The twelfth-century account of the events surrounding the battle of Maldon established a myth which helped to separate secular and ecclesiastical responsibilities. From an Ely perspective lay benefactors donated estates in exchange for prayers, burial and other religious services carried out by the monks, but monastic power was not to be applied to the furthering of secular agendas.³ Although Byrhtnoth was killed in 991 at Maldon while campaigning against the Vikings,⁴ the reality of his historical relationships with the community at Ely does not square with the Liber Eliensis’ account. The arising task is threefold: first, to establish the nature...

  15. Chapter 5 The Social Order Reshaped and the Emergence of the Gentry in the Early Eleventh Century
    (pp. 78-94)

    During the first third of the eleventh century there was a change in the social order in East Anglia. Patterns of power which had prevailed during the tenth century came to exercise a less dominant influence within communities and social groupings. There was not only a shift in the interests of the great dynasties who had formerly controlled comital offices, but there was also a transformation in the relationship between secular and ecclesiastical power, which acted as a catalyst for a wider series of changes. Taken with the evidence from the previous two chapters, there were three critical changes in...

  16. Chapter 6 The Formation of Lordships and Economic Transformations during the Mid Eleventh Century
    (pp. 95-111)

    The account of William Malet’s completion of a castle at Eye appears in Little Domesday Book because of its economic impact upon the market at Hoxne. The quotation serves to illustrate why medievalists have argued that the encastellation of the European landscape altered economic paths of growth, and reshaped military and political institutions. The next two chapters assess the circumstances in which lords invested in residence-church-market centres of lordship,² such as that established at Eye c. 1066x86, and the ways in which they transformed economic relationships with dependent peasantries during the eleventh century. Before discussing the local contexts of these...

  17. Chapter 7 Landscapes of Lordship and Political Transformations during the Mid Eleventh Century
    (pp. 112-124)

    The monks of Walden were sceptical of the commitment of their founder and principal patron, Earl Geoffrey de Mandeville II (d. 1144), to ensure that the community would have a prosperous future, thereby sustaining its religious and cultural activities for the benefit of the dynasty and its tenants. This apparent lack of concern on the part of the Mandeville family, whose interests and advancement in the Anglo-Norman period had been defined by Königsnähe, may be part of a spectrum of attitudes towards ecclesiastical power which differentiated the court nobility of the eleventh century from their tenth-century predecessors. After all the...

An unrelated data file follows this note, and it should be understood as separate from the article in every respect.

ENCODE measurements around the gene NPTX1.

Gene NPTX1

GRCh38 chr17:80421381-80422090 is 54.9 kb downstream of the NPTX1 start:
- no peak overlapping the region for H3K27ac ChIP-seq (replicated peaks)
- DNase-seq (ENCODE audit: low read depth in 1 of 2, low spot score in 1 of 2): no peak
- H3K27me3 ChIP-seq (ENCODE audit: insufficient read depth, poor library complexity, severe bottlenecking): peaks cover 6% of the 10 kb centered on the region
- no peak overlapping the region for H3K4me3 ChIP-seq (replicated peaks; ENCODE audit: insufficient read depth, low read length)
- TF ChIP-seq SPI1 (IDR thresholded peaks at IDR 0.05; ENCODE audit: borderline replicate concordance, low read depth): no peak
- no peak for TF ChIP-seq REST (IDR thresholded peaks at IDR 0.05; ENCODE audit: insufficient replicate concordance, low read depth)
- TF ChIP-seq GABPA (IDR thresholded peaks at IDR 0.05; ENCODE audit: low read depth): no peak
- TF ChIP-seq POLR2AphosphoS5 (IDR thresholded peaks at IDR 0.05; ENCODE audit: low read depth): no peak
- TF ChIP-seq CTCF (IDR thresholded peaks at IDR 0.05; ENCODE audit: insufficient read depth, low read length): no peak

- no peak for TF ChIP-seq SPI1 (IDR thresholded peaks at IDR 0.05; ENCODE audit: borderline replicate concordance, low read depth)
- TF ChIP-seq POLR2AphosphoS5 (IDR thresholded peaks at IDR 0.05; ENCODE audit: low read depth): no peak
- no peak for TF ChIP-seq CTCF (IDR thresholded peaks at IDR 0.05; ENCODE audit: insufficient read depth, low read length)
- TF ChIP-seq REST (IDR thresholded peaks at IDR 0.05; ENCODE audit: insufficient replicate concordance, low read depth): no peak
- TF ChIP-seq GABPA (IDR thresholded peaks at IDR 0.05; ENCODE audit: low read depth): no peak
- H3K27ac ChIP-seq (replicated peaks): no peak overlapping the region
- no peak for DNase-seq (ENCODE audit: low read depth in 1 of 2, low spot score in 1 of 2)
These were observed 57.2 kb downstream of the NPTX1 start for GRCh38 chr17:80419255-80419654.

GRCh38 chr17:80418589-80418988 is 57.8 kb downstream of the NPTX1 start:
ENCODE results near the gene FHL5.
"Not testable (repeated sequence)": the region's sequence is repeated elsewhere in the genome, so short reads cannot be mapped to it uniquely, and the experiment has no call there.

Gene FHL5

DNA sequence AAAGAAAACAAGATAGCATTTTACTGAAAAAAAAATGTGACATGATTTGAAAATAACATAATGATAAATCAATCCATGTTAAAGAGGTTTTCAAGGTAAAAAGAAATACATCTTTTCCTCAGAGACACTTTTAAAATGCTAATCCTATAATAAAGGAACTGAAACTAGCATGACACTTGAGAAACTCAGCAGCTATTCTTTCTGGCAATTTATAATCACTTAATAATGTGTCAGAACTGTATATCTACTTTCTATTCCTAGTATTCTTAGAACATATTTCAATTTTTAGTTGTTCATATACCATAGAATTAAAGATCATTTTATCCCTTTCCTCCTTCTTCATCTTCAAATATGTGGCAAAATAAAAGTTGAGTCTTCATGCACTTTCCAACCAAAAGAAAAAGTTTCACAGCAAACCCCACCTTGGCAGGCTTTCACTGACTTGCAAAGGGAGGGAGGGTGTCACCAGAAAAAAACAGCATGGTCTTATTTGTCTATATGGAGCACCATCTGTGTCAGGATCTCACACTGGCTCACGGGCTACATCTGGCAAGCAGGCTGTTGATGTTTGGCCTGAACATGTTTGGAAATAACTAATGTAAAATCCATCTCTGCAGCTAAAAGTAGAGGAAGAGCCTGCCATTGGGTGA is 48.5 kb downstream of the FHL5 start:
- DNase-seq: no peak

18. Chapter 8 The Regional Aristocracy and Social Mobility before the Norman Conquest
    (pp. 125-138)

    In eleventh-century East Anglia lords who were associated with the regional aristocracy and the court nobility invested in seigneurial centres of lordship and in the land in ways which differed from the economic strategies of secular nobles during the tenth century. Such developments resemble the evolution of society in regions of France, as identified in studies of the feudal transformation, and thereby point to a real change in European society. This view argues against those who claim that the feudal transformation merely represents an appearance of change created by variations in the form and content of sources. The debate, though,...

  19. Chapter 9 The Regional Aristocracy and Social Mobility during and after the Norman Conquest
    (pp. 139-154)

    The Norman Conquest reshaped English society not only because Norman, Breton and other dynasties from France replaced English families, but also because of the changes in structures of lordship and property law.¹ Other significant developments have been set out by archaeologists, diplomatic historians, palaeographers, numismatists and architectural historians, to name only the most obvious examples, with the result that academic syntheses are becoming that much harder to write.² By focusing, though, upon social mobility during and after the Norman Conquest it is possible to address a wide range of themes, ranging from economic paths of growth to the relationships between...

  20. Epilogue
    (pp. 155-159)

    Power of Place: the Future of the Historic Environment, calls for research which leads into ‘“a revelation and appreciation of local ‘treasures’”’.¹ It illuminates its case by closing with two photographic images which depict medieval churches in Suffolk and Gloucestershire,² thereby communicating the role of the medieval built environment in serving as a platform for association and community in the current age. New schools are built in the localities of medieval parish churches and named after them, and each year at the Glastonbury Music Festival around 250,000 people gather under the Tor, crowned by its fifteenth-century church tower. Meanwhile, around...

  21. Bibliography
    (pp. 160-174)
  22. Index
    (pp. 175-186)
  23. Back Matter
    (pp. 187-187)